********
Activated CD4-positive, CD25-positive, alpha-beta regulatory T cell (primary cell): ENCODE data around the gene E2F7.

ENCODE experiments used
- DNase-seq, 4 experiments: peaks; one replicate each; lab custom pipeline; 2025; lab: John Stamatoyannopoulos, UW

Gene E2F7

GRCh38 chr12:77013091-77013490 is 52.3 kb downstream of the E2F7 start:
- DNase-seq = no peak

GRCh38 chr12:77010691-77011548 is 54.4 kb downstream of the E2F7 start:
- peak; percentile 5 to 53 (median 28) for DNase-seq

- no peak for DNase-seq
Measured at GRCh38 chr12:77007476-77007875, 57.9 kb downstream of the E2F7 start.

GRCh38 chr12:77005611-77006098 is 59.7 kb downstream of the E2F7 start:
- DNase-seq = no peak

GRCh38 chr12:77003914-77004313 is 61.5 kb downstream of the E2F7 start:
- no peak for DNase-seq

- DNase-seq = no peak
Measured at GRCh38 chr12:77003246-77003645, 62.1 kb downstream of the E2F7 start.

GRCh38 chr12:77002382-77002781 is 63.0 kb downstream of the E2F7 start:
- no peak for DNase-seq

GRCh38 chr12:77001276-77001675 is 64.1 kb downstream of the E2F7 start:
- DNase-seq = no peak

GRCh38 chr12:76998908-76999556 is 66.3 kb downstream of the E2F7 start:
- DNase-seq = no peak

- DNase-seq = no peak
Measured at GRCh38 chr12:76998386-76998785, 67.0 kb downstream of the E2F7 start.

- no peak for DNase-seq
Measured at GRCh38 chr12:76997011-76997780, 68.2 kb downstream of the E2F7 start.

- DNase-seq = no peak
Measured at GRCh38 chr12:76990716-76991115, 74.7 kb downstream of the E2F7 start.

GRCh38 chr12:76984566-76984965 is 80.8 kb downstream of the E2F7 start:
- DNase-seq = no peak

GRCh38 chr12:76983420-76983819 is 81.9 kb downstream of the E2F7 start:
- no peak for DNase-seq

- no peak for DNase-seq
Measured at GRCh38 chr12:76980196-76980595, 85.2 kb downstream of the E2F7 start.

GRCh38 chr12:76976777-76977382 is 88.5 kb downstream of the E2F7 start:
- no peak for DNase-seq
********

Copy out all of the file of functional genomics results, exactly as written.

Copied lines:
Activated CD4-positive, CD25-positive, alpha-beta regulatory T cell (primary cell): ENCODE data around the gene E2F7.

ENCODE experiments used
- DNase-seq, 4 experiments: peaks; one replicate each; lab custom pipeline; 2025; lab: John Stamatoyannopoulos, UW

Gene E2F7

GRCh38 chr12:77013091-77013490 is 52.3 kb downstream of the E2F7 start:
- DNase-seq = no peak

GRCh38 chr12:77010691-77011548 is 54.4 kb downstream of the E2F7 start:
- peak; percentile 5 to 53 (median 28) for DNase-seq

- no peak for DNase-seq
Measured at GRCh38 chr12:77007476-77007875, 57.9 kb downstream of the E2F7 start.

GRCh38 chr12:77005611-77006098 is 59.7 kb downstream of the E2F7 start:
- DNase-seq = no peak

GRCh38 chr12:77003914-77004313 is 61.5 kb downstream of the E2F7 start:
- no peak for DNase-seq

- DNase-seq = no peak
Measured at GRCh38 chr12:77003246-77003645, 62.1 kb downstream of the E2F7 start.

GRCh38 chr12:77002382-77002781 is 63.0 kb downstream of the E2F7 start:
- no peak for DNase-seq

GRCh38 chr12:77001276-77001675 is 64.1 kb downstream of the E2F7 start:
- DNase-seq = no peak

GRCh38 chr12:76998908-76999556 is 66.3 kb downstream of the E2F7 start:
- DNase-seq = no peak

- DNase-seq = no peak
Measured at GRCh38 chr12:76998386-76998785, 67.0 kb downstream of the E2F7 start.

- no peak for DNase-seq
Measured at GRCh38 chr12:76997011-76997780, 68.2 kb downstream of the E2F7 start.

- DNase-seq = no peak
Measured at GRCh38 chr12:76990716-76991115, 74.7 kb downstream of the E2F7 start.

GRCh38 chr12:76984566-76984965 is 80.8 kb downstream of the E2F7 start:
- DNase-seq = no peak

GRCh38 chr12:76983420-76983819 is 81.9 kb downstream of the E2F7 start:
- no peak for DNase-seq

- no peak for DNase-seq
Measured at GRCh38 chr12:76980196-76980595, 85.2 kb downstream of the E2F7 start.

GRCh38 chr12:76976777-76977382 is 88.5 kb downstream of the E2F7 start:
- no peak for DNase-seq